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Reputation and the Control of Pollution

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  • Arthur Caplan

Abstract

This paper investigates the effectiveness of reputation in inducing a polluting firm to selfregulate its emissions when consumers have imperfect information. In particular, we ask to what extent must consumers reward and punish the firm before it chooses self-regulation as its dominant strategy? We find that if payoffs in the stage game are such that both the consumer and the polluting firm have beliefs that are consistent with each others’ behaviors, then the firm has a positive probability of playing clean in each period of a finite game. Further, we find that a weak reward/punishment scheme may have an adverse effect on the environment, and that there are both environmental and welfare gains associated with strengthening the scheme.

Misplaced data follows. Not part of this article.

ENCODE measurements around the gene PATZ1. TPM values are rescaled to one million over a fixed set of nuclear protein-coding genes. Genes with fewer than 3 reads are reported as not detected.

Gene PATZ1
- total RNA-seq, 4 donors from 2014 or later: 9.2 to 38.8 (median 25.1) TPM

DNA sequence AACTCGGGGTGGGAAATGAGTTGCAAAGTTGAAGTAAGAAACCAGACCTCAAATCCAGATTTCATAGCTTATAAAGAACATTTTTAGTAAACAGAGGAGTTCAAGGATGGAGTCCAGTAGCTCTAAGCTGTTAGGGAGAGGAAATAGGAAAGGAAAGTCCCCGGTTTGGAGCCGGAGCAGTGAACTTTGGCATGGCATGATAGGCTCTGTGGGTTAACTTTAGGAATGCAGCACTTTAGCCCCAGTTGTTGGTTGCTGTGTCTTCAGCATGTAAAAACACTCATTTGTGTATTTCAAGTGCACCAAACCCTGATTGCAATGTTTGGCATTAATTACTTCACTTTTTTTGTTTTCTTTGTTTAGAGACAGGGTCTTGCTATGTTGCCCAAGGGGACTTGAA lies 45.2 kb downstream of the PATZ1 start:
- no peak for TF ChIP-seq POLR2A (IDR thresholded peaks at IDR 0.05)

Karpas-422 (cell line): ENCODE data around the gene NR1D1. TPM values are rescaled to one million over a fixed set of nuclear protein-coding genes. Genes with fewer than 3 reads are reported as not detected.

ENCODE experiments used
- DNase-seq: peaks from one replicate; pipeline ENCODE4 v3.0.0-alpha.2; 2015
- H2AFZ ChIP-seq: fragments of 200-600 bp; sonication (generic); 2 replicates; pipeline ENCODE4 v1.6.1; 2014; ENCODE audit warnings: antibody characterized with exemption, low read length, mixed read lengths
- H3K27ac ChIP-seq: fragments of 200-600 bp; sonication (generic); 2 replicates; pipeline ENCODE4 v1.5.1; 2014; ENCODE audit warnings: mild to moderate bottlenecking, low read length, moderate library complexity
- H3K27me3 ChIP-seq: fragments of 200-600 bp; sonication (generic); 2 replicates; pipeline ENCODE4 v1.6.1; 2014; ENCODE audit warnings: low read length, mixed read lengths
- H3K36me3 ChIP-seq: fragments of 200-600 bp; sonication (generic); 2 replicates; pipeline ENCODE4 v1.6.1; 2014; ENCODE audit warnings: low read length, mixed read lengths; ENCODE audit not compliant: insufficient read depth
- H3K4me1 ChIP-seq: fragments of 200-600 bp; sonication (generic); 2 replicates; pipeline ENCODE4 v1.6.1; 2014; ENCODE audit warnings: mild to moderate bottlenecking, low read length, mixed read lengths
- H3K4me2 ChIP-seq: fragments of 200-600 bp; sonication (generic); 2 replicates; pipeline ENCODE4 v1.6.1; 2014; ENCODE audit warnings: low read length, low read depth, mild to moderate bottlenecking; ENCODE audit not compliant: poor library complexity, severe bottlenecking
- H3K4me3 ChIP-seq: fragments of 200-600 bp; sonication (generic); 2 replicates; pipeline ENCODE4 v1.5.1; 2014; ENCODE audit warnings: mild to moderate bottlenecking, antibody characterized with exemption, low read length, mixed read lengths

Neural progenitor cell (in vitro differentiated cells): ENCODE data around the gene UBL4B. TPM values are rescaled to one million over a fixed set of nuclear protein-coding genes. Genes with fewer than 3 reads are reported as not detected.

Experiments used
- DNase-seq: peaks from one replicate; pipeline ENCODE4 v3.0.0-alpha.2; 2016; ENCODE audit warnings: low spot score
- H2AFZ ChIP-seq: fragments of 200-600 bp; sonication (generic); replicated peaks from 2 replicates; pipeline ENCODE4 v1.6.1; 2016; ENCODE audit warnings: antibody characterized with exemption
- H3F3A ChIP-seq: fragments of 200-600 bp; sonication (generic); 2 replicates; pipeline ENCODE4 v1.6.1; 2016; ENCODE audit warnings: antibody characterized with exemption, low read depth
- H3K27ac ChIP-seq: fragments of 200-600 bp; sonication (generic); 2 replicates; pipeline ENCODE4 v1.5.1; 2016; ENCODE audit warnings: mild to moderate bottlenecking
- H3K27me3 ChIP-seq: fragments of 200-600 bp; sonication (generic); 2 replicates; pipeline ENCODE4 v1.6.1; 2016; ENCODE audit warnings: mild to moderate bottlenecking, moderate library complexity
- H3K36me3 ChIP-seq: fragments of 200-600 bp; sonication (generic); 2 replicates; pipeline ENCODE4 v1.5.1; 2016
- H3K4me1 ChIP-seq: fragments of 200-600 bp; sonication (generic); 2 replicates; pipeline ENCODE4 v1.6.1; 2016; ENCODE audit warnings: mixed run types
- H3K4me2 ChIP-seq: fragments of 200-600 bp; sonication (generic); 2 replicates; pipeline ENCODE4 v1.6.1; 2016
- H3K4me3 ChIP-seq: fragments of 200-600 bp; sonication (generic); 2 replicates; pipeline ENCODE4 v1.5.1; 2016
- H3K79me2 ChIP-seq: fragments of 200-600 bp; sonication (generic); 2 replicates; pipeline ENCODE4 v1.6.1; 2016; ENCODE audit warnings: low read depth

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Bibliographic Info

Paper provided by Utah State University, Department of Economics in its series Working Papers with number 2002-24.

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Length: 39 pages
Date of creation: Dec 2002
Date of revision:
Handle: RePEc:usu:wpaper:2002-24

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Related research

Keywords: reputation; sequential equilibrium; self-regulation; pollution;

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References

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Cited by:
  1. Ardjan Gazheli & Miklós Antal & Ben Drake & Tim Jackson & Sigrid Stagl & Jeroen van den Bergh & Manuel Wäckerle, 2013. "Policy responses by different agents/stakeholders in a transition: Integrating the Multi-level Perspective and behavioral economics," WWWforEurope Working Papers series 48, WWWforEurope.

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